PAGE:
As a result of this, GS Caltex and site workers created Recognition Awards for strong IIF performance, IIF nights, safety campaigns and magazines, and regular coaching. 

While the foundation was laid during the first megaproject, the second was an opportunity to strengthen the IIF culture and bring a focus on middle management. This led to ongoing programs strengthening managements’ understanding of the IIF approach, supervisor skills training and monthly IIF coaching by JMJ consultants, along with two-day workshops to ensure site leadership was engaged with the commitment to no incidents and injuries. A mentor program was created that allowed staff to guide other workers towards a more full understanding of the safety approach, and there was a clear visual identity throughout the site that strengthened the integration of IIF safety into the GS Caltex culture.

 “JMJ helped change the mindset and perspective of workers on the project,” said Mr. Dong-Wan Woo, Construction Manager/Senior Manager, GS Caltex VGO FCC Project, GS Engineering & Construction. “There were very systematic programs. Not only did they hold workshops that helped change our mindset, but they followed up on workshops with group coaching. Because it was a constant process and there were regular trainings and coaching, it helped people be reminded of the IIF [approach] constantly.”

By the time the third megaproject began, the IIF culture had taken hold, and GS Caltex and JMJ were in a position to raise the bar on the safety culture with similar workshops and trainings, which continue today.

Client Results

Over the course of the three mega-projects, GS Caltex has seen dramatic results.

The Total Recordable Incident Rate (TRIR) dropped from 0.36 on the first project to 0.13 on the second. On the third, it is 0.04, and 90% of the workforce has been mobilized.

The Days Away From Work Rate (DAFWR) dropped from 0.16 on the first project to 0.07 on the second. On the third, it is 0.02. As of December 10, 2012, this third project, VGO FCC celebrated the achievement of five-million man hours without incident for the second time.

Not only were the safety records seeing drastic improvements, the projects themselves have been completed with numbers well under industry average, based on numbers by Independent Project Analysis, Inc. (IPA). The VGO HCR project was completed in 28% less time than the industry average, and its cost was 8% less. The VR HCR project also was completed below average cost and time (final numbers have not been released by IPA).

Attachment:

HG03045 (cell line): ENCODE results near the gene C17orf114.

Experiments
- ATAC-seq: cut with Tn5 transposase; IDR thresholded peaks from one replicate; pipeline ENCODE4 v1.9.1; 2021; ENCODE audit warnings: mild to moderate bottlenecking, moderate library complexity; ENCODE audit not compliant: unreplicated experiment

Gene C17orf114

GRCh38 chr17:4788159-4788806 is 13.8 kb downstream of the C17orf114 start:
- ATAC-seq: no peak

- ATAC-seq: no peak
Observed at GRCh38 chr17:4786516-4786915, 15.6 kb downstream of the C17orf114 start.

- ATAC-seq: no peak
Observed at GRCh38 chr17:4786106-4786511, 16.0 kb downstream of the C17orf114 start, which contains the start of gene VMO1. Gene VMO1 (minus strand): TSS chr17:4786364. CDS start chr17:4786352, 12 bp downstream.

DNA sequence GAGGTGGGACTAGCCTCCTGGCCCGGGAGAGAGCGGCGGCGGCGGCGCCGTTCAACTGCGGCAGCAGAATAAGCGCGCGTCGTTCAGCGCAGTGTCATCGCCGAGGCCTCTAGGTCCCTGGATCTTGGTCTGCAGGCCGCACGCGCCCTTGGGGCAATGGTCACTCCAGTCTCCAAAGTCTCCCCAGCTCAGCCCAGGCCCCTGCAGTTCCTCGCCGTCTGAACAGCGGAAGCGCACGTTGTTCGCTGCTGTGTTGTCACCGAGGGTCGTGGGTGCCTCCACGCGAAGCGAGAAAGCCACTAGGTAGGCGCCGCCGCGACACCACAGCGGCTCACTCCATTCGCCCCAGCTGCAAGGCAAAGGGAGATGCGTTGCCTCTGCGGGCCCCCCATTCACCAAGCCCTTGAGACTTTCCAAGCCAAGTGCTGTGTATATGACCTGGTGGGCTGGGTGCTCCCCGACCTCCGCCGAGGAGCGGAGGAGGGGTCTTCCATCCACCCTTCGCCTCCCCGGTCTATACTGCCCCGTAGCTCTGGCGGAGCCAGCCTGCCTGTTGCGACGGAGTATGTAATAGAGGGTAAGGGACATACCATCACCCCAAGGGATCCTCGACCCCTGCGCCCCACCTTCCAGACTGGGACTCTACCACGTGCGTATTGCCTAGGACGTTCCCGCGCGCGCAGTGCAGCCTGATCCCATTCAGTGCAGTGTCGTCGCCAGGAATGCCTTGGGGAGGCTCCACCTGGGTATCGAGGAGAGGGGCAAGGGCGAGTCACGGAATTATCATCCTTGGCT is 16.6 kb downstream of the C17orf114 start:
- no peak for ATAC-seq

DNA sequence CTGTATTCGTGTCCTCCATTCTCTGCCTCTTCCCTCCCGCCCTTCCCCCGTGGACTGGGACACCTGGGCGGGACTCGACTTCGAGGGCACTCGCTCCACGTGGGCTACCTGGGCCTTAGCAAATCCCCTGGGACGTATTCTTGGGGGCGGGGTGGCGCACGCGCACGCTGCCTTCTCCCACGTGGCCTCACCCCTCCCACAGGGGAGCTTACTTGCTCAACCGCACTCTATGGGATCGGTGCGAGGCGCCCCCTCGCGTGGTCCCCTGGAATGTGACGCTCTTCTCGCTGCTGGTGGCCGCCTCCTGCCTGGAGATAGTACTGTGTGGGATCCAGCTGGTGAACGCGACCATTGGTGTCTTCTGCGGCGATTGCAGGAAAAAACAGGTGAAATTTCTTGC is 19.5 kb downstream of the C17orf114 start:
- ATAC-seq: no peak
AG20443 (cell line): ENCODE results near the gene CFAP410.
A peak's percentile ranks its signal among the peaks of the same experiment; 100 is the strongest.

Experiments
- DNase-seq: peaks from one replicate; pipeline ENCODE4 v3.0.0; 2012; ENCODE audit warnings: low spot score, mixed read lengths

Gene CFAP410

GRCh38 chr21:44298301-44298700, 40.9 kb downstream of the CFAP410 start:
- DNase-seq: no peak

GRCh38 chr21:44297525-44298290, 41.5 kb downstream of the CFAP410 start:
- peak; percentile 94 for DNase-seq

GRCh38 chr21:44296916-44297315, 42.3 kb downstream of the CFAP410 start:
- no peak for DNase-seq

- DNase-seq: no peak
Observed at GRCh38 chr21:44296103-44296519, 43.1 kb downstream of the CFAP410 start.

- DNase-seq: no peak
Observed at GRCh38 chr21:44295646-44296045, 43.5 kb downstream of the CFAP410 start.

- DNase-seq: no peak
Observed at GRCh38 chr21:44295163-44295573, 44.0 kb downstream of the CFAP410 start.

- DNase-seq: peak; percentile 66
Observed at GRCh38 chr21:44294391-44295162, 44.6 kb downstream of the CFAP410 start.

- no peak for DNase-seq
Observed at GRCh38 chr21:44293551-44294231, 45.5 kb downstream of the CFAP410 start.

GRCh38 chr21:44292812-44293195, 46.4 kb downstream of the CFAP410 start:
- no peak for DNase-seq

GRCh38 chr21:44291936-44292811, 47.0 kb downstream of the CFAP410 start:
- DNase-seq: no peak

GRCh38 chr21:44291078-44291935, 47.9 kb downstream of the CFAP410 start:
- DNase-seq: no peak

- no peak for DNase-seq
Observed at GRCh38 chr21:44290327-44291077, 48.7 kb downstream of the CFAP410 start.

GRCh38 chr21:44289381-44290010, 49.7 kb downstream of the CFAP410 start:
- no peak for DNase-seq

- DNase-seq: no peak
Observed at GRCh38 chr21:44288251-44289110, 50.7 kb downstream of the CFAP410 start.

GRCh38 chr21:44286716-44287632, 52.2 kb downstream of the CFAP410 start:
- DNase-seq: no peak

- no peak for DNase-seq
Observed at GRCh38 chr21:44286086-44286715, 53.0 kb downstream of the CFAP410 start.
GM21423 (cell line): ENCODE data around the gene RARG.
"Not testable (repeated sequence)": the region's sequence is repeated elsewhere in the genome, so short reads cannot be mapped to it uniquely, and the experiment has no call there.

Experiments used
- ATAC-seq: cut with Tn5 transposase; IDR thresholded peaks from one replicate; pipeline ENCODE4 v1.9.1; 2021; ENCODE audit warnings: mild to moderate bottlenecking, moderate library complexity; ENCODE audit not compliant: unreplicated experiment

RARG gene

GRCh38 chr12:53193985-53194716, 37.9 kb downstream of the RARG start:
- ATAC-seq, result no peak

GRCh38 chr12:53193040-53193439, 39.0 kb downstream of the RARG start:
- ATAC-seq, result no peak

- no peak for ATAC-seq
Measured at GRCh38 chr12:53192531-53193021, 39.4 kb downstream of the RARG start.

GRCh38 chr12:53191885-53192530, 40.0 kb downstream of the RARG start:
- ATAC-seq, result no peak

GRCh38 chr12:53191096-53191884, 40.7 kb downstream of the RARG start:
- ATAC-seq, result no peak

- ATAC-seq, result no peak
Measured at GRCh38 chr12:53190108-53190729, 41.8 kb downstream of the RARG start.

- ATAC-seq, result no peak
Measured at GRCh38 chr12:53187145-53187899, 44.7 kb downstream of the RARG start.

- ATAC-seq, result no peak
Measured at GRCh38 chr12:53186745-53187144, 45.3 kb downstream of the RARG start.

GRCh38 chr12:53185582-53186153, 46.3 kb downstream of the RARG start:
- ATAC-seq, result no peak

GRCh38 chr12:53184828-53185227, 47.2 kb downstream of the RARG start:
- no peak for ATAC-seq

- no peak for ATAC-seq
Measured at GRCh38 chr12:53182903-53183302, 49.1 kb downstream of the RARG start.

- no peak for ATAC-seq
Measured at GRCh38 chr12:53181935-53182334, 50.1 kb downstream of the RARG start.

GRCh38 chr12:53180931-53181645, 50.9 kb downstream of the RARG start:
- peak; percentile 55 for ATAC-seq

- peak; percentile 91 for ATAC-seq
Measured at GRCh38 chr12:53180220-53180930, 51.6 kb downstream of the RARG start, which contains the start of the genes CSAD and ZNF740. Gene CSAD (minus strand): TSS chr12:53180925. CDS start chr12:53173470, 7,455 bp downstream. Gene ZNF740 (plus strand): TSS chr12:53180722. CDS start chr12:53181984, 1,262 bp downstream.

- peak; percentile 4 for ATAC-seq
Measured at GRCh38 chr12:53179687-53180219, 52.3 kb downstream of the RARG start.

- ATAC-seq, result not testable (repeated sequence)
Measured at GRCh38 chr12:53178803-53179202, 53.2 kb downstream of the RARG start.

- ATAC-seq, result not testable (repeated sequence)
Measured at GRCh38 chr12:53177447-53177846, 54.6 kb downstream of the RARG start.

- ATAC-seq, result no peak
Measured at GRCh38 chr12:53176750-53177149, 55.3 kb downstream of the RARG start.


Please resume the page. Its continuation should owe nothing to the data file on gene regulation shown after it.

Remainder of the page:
GS Caltex Project Manager, Mr. Kyeong Bok Cho, believes that the IIF approach played a large role in these successes.

“I am confident that IIF [safety] contributed to a shorter schedule and less cost,” Mr. Cho said. “When we first adopted the IIF [approach], our goals were first that we wanted to create a safe site and second that no one would get injured. Our goals in terms of numbers were to make our safety record lower than industry average and within target numbers. The challenge at the onset was that many people didn’t agree that safety helps schedule and cost—many people think it actually gets in the way, so we had a hard time persuading them. JMJ and the IIF approach helped a lot in changing the mindset of these people.”

Along with the quantitative statistics, Cho says the culture of safety throughout the company’s projects has dramatically shifted.

“To sum up, at the beginning of the IIF engagement many people thought they already knew what they were doing and that a focus on safety was not that important—and that the schedule takes priority. After adopting the IIF approach and implementing the various trainings, though, people began to realize the importance of changing the safety mindset.”

Over the course of eight years, GS Caltex management remained firm in their safety commitment, and the result has been a transformed culture with workers exhibiting care and concern for their co-workers, mutual trust and respect, and an environment of looking out for one another. There has been a noticeable shift in ownership of the IIF approach as workers across GS Caltex are fully adopting the commitment to safety.

Along with these shifts, facilities have improved. There are more rest areas for workers, rest and welfare facilities have improved, and the overall communication of the culture has shifted from an authoritative culture to a more collaborative culture with open communication, joint safety checks, and safety inspections on site conducted by union and safety leaders.

Not only is this influencing GS Caltex workers, it has also had a major impact on contractors working on the project.

“When our workers go to other sites, they say GS Caltex has higher standards,” said Mr. Heung-Joo Na, General Manager, GS Caltex VGO FCC Project, BumJin Engineering & Construction. “At less safe sites, our workers talk about the standards on GS Caltex projects, so then those other sites’ safety levels improve.”

Because of this, Mr. Cho believes GS Caltex efforts are not just affecting their own projects, but are changing the safety culture throughout South Korea.

“In the beginning, one of GS Caltex management’s goals was to fundamentally change the culture of the construction industry in Korea by embracing the IIF culture,” Mr. Cho said. “That was about 7 or 8 years ago. Now some dramatic changes have happened.”

As a result of the impact their IIF efforts have had, GS Caltex Korea was awarded the first ever IIF Success Award by JMJ Associates. This award recognized the significant impact that the GS Caltex IIF efforts have had on GS Caltex projects as well as on the safety culture of Korea as a whole.